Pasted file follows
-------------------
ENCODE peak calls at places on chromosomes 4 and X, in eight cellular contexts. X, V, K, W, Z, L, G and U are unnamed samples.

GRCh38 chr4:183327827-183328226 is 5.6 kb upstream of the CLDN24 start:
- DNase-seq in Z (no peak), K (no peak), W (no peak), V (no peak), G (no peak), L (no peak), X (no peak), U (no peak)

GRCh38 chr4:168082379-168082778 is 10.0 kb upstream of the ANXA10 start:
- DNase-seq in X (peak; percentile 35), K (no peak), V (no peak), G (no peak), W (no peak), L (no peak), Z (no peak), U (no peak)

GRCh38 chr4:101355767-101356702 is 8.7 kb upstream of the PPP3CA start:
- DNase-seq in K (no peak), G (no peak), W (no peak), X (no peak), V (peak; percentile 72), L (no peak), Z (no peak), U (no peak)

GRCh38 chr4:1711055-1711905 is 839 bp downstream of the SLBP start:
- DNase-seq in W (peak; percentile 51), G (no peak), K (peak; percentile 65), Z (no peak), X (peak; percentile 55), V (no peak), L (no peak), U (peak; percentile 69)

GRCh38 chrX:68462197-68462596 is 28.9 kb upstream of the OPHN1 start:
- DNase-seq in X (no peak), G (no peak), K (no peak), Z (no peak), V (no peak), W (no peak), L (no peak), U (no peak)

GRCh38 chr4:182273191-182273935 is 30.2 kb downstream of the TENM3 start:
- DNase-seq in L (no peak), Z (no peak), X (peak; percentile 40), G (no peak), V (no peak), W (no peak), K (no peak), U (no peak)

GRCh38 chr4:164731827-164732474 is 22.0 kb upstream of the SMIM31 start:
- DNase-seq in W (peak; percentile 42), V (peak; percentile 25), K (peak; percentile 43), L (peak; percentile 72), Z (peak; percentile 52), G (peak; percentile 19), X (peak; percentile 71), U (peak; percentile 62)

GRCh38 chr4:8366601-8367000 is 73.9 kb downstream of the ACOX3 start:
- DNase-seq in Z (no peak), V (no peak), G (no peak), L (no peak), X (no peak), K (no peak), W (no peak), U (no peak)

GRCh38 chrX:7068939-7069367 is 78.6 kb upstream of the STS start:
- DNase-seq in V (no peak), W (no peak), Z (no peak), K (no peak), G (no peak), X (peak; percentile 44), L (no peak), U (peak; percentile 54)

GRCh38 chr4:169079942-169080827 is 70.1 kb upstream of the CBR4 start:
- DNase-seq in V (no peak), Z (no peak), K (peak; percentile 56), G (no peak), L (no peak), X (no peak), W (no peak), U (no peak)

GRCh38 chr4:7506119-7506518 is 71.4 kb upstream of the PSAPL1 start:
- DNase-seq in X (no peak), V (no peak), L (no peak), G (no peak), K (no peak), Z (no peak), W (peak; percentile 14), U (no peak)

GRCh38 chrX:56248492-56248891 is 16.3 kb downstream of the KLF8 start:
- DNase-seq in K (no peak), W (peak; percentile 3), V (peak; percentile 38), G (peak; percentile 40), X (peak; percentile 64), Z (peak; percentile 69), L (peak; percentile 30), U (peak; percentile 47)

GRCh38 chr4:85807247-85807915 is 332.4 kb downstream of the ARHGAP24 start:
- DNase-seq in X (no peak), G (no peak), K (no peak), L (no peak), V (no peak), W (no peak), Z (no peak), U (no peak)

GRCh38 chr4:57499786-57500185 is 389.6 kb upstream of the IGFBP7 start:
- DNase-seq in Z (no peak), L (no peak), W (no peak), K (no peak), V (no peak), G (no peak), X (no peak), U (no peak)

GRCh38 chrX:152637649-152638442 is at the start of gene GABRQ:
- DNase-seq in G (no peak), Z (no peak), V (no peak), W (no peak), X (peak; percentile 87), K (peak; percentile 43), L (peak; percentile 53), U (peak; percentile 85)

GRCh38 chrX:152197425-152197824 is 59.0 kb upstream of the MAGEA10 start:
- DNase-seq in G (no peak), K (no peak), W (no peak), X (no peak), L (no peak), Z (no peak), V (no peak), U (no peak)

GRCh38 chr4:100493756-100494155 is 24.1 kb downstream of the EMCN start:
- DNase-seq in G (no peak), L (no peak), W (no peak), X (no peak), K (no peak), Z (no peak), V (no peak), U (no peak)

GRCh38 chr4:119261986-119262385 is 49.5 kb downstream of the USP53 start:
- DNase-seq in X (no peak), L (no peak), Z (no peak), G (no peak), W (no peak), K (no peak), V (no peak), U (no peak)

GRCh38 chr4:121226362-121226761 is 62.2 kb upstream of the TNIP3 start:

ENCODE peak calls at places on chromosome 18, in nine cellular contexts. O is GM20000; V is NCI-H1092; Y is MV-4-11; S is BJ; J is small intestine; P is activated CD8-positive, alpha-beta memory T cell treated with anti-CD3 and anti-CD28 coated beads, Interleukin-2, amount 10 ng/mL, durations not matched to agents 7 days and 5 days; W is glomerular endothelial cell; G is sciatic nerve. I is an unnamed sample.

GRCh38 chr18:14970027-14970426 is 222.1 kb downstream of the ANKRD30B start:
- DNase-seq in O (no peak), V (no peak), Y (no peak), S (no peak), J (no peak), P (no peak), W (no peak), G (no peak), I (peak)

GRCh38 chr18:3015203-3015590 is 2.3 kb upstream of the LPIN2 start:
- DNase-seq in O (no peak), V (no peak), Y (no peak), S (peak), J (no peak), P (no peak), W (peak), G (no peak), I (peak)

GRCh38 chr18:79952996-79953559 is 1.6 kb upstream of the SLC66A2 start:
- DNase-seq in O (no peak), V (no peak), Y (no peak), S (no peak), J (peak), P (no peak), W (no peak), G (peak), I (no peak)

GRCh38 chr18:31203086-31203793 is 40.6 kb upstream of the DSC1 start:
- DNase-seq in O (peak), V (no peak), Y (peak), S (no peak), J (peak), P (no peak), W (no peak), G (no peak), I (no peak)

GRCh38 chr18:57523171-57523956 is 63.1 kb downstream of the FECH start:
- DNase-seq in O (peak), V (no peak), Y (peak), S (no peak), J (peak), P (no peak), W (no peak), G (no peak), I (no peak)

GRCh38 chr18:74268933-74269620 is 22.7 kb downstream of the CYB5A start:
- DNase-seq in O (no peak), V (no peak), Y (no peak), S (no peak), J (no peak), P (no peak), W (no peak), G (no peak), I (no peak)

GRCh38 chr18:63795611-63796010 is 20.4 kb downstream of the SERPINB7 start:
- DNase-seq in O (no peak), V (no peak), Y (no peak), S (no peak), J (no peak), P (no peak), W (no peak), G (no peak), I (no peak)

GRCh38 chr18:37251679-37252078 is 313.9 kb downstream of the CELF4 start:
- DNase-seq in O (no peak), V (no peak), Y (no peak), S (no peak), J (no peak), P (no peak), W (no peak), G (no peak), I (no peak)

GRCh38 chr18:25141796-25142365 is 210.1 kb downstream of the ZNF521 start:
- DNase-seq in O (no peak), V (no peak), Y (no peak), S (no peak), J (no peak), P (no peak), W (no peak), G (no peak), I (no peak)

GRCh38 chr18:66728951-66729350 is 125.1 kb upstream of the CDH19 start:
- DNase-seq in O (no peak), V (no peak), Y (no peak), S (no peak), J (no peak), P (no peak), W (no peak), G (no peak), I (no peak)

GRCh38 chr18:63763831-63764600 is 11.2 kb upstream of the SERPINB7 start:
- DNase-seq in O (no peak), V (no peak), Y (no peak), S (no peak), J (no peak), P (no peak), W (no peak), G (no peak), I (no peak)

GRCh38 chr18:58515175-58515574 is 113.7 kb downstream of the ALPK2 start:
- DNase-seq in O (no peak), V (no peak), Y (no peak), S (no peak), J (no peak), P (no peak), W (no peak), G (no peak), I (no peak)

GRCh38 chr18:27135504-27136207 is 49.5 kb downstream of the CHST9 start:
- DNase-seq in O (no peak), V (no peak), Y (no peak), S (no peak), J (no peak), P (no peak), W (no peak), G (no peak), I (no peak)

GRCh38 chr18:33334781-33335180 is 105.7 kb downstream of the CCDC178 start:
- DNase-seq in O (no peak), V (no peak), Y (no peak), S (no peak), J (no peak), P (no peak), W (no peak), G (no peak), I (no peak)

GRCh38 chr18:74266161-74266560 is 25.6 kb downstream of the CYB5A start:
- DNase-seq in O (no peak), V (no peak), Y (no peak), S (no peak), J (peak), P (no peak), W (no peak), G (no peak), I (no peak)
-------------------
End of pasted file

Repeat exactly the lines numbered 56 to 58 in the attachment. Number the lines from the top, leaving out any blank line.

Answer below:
GRCh38 chr18:25141796-25142365 is 210.1 kb downstream of the ZNF521 start:
- DNase-seq in O (no peak), V (no peak), Y (no peak), S (no peak), J (no peak), P (no peak), W (no peak), G (no peak), I (no peak)

GRCh38 chr18:66728951-66729350 is 125.1 kb upstream of the CDH19 start: